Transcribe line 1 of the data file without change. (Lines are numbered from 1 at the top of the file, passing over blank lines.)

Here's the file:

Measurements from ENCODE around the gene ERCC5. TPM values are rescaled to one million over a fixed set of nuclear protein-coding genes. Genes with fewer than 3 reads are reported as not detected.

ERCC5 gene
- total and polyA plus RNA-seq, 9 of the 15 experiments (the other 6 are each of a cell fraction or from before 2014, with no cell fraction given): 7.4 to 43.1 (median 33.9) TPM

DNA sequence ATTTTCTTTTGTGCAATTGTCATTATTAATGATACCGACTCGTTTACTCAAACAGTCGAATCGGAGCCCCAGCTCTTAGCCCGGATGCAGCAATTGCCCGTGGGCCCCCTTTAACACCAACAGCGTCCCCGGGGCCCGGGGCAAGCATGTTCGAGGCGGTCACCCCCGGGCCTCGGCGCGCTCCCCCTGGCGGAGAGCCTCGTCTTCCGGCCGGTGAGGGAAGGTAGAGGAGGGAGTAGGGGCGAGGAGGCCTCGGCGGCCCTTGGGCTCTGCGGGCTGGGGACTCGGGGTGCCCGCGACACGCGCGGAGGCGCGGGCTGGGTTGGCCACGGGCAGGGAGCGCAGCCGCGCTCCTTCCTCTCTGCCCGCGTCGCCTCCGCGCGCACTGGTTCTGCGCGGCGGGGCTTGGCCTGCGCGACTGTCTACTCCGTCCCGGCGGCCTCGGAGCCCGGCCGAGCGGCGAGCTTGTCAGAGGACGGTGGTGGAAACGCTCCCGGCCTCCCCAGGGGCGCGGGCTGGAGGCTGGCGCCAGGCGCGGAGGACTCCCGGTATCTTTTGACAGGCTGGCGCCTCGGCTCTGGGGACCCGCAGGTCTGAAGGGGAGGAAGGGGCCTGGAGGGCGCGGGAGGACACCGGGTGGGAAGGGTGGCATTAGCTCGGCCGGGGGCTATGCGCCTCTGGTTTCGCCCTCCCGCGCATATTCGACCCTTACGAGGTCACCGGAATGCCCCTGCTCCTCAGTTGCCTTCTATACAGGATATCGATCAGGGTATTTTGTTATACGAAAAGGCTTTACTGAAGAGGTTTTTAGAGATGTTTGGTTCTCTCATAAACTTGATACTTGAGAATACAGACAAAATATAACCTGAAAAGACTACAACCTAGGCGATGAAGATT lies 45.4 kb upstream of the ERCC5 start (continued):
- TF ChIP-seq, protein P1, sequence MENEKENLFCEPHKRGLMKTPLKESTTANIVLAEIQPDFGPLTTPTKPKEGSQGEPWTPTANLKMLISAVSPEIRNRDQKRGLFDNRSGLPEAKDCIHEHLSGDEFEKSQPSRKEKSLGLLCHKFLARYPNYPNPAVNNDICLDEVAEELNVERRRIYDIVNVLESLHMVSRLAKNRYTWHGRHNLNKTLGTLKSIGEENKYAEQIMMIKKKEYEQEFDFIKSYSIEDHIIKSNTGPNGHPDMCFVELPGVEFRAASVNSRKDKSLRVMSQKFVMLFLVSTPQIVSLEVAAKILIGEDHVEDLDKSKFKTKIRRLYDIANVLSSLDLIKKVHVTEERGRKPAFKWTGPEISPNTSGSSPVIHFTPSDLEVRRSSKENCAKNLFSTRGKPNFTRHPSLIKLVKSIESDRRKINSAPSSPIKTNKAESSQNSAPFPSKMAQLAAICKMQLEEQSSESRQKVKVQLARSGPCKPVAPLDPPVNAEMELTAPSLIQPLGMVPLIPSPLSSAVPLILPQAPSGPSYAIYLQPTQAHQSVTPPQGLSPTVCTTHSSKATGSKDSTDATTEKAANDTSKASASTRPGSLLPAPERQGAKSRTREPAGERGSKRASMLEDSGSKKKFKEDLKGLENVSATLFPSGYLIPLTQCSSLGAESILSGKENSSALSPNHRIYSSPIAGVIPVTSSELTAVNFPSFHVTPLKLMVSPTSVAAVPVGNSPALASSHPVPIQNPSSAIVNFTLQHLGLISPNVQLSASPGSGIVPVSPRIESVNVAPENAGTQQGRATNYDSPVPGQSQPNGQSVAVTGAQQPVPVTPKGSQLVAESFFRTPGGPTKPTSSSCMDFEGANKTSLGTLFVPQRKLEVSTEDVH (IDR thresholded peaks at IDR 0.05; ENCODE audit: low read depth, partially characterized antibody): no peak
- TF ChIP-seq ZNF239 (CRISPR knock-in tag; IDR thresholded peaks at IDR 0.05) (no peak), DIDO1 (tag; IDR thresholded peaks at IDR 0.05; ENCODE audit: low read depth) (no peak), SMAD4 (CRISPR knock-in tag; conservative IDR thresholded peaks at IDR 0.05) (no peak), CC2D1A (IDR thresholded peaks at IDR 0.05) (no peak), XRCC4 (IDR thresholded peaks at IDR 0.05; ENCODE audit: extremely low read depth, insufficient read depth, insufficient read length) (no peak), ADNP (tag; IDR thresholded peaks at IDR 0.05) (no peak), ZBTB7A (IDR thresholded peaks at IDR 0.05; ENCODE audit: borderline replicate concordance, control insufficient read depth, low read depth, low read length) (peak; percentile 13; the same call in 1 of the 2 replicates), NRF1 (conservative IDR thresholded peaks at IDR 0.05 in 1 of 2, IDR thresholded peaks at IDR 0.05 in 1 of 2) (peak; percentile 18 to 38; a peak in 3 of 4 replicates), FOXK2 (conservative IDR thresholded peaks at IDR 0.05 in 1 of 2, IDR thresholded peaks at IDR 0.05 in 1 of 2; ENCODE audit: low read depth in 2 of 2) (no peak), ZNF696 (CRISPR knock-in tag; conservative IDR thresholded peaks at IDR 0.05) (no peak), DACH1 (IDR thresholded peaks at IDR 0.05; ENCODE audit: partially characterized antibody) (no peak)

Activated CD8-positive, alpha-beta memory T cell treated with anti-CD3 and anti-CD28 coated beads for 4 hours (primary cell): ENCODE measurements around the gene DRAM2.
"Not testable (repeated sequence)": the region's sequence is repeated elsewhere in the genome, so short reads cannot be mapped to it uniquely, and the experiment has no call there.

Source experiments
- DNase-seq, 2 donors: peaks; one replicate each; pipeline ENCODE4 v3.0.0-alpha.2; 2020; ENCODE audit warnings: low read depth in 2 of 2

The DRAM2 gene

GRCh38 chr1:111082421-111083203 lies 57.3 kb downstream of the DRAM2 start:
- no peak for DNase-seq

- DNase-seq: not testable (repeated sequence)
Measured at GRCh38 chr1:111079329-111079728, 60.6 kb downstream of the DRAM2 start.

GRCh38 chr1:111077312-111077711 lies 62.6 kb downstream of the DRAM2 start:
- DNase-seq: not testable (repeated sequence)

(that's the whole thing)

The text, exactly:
Measurements from ENCODE around the gene ERCC5. TPM values are rescaled to one million over a fixed set of nuclear protein-coding genes. Genes with fewer than 3 reads are reported as not detected.